Managing the emotional journey of M&As

Jerome Parisse-Brassens

Are you aware of the emotional journey that people go through during a merger or an acquisition process? This journey is the same for all organisations and all levels.

Mergers and acquisitions are a little like an arranged marriage. The bride and the groom have to learn to know each other and hopefully, over time, will like each other enough for the marriage to be successful. After a few months both parties are left with the reality of having to make a life together. It is their ability to understand and work with each other’s values and beliefs that will make the real difference. Understanding and aligning values enable strong partnerships to develop. The same is true when two cultures merge with each other.

The emotional journey usually starts in ignorance: “My way is the only way”. Over time, it will move from ignorance to arrogance (“My way is the best way”), and if things go well, to respect (“You have a good way too”) and curiosity (“Let me learn”). In the best-case scenario, the journey ends in full collaboration (“Let’s build our way together”).

What does this mean? First, that you cannot ignore this journey. The best way to deal with it and speed up the move towards collaboration is to make people, especially leaders, aware of it. Once they understand the emotions they and everyone else will experience, they will be able to accept their feelings and move on quicker. The challenge for leaders is to find a way to focus on culture whilst simultaneously dealing with their own personal feelings, and those of others, about the merger. Managing emotions is one of the key roles of leaders in the M&A process.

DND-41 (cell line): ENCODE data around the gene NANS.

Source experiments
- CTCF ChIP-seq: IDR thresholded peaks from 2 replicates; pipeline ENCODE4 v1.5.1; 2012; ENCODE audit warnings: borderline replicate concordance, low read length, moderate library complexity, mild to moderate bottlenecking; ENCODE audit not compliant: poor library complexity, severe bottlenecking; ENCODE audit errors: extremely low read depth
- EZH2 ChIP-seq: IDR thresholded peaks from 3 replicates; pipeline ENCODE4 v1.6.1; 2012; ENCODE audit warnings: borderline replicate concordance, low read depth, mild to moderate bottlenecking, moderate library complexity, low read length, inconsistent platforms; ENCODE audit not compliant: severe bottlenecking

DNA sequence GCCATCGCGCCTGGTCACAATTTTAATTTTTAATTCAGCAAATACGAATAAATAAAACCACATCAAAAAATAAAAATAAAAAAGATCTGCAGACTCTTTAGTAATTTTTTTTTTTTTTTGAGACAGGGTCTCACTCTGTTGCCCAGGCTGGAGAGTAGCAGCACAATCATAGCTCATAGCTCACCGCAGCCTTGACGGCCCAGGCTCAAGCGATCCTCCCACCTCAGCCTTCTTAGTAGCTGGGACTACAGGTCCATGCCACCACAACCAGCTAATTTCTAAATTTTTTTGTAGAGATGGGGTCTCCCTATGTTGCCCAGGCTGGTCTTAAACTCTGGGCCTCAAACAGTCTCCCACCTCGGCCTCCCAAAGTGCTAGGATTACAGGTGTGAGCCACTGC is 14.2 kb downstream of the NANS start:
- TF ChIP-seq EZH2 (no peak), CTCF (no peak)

One thing to pay attention to is to ensure people feel personally responsible. If they don’t, blaming the other party will be common and will prevent progress from taking place. We recommend putting leadership from both parties (big or small) together as soon as possible and letting them get to know each other, like in an arranged marriage. You should let them express how they feel and see each other – the good and the bad – and why. This is about creating understanding. You can even use the framework of the emotional journey as a conversation starter.

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